The Relevance of Sam Roberts
On Friday February 10th, Montreal’s Metropolis opened its doors to the Sam Roberts Band and their devoted fans. The Montreal natives returned home after four months of touring in the US and Canada, giving their eager crowd a show exploding with sound, talent, and feeling.
The band opened up their homecoming set with I Feel You, the first single off their latest album, Collider. The rest of the night was a flawless performance; the set list was scattered with gems from all of their studio albums. Time-tested classics such as Brother Down, No Sleep, Bridge to Nowhere, and Don’t Walk Away Eileen pleased the crowd beyond belief.
What sets Sam Roberts Band aside from most musicians is the lack of pretension, despite their overwhelming talent. Their sound was born and bred in a city immersed in cold, yet their music emits
a warmth and depth like no other. Most of Montreal’s musical integrity rests on the shoulders of musicians like Leonard Cohen and Arcade Fire, a huge responsibility and honor that is duly deserved. However, Sam Roberts' raw and laidback music is a welcome change; it shows people that you don’t need to win a Grammy or sell millions of records in order for your music to be relevant.
With lyrics like “the leaves of Mount Royal turn from green to gold” and “ elle arretait le temps au coin de St-Catherine et St-Laurent," it's easy to see why any Montrealer would feel at home listening to Sam Roberts Band's records, even if they find themselves on the other side of the world. Sam Roberts’ ability to emulate places that are so well known to us is one of the main aspects of his song writing abilities that draw fans to his music.
Singing about heartbreak and existential crises are things that Roberts excels at. In the 2003 single Brother Down, their most watched YouTube clip, Roberts sings, “wake up every morning and there’s nothing there, no reason to die but no reason to care”--a feeling, I am sure, many people have felt once or twice, or maybe even several times in their lives. In Words & Fire, lyrics like “a heart is just a heart, it can break and fall apart, it can bleed and stop and start” is a testimony to the kind of poetry Roberts and the boys are capable of.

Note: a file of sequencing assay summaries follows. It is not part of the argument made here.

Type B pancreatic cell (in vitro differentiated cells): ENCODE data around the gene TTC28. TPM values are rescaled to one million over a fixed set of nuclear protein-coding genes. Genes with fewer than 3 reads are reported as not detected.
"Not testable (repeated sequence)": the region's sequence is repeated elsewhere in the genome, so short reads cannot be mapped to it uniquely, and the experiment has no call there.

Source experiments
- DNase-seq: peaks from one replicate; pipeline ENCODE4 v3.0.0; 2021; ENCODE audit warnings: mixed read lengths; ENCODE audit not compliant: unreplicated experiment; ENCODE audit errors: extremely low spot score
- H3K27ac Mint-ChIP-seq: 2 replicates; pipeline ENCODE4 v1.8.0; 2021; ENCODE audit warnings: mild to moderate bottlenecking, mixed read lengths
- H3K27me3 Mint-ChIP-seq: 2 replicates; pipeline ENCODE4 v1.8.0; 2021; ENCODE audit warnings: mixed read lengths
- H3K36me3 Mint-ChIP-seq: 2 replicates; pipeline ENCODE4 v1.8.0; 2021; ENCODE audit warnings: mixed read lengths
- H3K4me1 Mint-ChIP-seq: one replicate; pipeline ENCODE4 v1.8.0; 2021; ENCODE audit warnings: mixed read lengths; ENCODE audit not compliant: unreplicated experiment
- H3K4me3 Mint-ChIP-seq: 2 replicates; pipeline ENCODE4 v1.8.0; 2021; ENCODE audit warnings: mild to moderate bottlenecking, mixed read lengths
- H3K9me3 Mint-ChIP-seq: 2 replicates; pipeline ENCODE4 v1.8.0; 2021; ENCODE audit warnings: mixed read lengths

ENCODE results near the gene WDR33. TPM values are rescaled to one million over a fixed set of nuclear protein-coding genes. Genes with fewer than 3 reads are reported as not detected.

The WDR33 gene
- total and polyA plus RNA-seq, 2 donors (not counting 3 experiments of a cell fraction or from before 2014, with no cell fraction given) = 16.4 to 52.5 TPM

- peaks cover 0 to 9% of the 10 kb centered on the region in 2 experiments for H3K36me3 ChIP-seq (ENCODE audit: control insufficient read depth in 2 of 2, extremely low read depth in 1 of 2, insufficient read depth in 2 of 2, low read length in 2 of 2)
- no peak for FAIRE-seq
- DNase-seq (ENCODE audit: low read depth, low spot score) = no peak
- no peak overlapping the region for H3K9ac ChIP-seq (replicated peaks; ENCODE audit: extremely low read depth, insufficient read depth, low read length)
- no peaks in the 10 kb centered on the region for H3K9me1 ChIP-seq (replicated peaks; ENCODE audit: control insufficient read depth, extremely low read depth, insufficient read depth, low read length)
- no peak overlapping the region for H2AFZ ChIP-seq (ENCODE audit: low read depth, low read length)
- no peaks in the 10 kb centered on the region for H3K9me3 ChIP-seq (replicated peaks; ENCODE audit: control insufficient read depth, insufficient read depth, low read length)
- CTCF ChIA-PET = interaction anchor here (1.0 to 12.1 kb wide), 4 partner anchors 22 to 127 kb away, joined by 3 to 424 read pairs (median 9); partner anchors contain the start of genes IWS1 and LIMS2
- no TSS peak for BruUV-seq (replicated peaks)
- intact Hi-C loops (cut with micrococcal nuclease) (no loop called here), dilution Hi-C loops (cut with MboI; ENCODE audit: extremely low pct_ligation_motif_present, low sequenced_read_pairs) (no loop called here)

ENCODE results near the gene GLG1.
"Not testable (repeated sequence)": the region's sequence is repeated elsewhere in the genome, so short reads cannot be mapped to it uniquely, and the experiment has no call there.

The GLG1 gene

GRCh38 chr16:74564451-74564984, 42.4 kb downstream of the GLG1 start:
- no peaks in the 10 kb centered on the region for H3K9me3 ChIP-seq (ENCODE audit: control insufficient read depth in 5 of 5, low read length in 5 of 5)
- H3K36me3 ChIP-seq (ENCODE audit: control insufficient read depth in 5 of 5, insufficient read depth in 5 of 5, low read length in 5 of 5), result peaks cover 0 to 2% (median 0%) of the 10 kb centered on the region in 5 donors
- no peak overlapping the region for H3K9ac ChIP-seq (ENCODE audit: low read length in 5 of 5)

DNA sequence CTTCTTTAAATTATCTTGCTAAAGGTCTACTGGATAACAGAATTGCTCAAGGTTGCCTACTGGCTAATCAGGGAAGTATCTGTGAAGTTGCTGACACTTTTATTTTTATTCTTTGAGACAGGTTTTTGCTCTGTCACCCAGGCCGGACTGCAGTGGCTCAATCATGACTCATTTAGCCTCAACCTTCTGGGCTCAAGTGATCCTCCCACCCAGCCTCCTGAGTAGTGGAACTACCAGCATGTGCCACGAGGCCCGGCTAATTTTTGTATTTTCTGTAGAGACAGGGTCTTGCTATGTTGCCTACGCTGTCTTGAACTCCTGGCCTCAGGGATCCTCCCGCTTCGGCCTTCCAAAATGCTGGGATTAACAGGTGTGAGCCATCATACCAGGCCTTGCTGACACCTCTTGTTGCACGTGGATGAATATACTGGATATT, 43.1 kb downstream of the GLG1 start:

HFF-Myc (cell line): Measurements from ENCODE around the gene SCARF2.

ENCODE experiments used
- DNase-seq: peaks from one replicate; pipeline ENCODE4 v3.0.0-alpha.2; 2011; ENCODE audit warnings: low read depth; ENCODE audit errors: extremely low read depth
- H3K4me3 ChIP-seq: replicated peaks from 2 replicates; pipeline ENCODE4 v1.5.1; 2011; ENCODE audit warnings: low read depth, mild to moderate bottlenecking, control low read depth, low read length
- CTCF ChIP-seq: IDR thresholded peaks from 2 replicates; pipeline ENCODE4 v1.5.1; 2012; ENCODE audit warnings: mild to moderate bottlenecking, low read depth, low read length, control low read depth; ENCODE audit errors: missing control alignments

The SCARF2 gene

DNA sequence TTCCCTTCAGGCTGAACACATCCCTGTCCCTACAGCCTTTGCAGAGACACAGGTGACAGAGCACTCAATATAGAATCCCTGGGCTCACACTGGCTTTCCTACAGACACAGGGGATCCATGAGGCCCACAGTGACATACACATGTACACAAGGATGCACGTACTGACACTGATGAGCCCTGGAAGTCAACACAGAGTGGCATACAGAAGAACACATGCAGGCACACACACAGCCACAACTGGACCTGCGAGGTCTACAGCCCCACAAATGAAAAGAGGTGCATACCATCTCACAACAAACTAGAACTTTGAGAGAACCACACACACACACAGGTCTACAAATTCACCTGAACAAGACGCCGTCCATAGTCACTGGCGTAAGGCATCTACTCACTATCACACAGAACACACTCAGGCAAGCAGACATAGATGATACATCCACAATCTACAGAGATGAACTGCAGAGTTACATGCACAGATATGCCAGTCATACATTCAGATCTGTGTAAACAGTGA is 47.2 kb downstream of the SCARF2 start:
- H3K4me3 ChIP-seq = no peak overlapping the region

With songs that relate to everyday life and struggles, Sam Roberts goes beyond just writing music and amazing lyrics: it’s also social commentary. In Them Kids, Roberts sings, “we’re under pressure to reconcile our point of view with contemporary style”. It’s a fact that nowadays most of the music you hear on the radio or see on Billboard’s top 100 have been murdered by Autotune and the music industry's hunger for large profits. Bands like Sam Roberts who have the guts to stick to an authentic, probably recorded-in-their-garage-but-it-still-sounds-amazing-anyway kind of sound deserve a lot more credit than what is presently allocated to them, though that credit is growing.
Having seen this amazing band live about four times, I can attest to the amazing experience a concertgoer will feel when this bands starts playing and takes over the crowd. Their simple and honest indie rock sound pleases all, and one cannot resist moving and singing along to their music. If you are considering seeing Sam Roberts Band live, take my word for it: do not hesitate. Every experience I've had with them has been memorable and I every time the show ends, I can only think about the next time I will get to see them live again.
The universality of their music is quite outstanding; an album by Sam Roberts is something you want to listen to while studying, hanging out with friends or blasting out of your car speakers while driving in your car at 2 am. It’s no secret that the music industry is in a serious state of turmoil, but when a band like Sam Roberts still manages to make and sell records and keep their head above water, my faith in musicians is restored. They have come a long way since their 2002 EP The Inhuman Condition, but every moment of success was well deserved and earned with blood, sweat and tears, I am sure.
I Feel You
With A Bullet
Fixed To Ruin
Let It In
Lions of the Kalahari
Words & Fire
Love At The End Of The World
Where Have All The Good People Gone?
Bridge To Nowhere
The Last Crusade
Without A Map
Streets of Heaven (Promises, Promises)
Don’t Walk Away Eileen// Mind Flood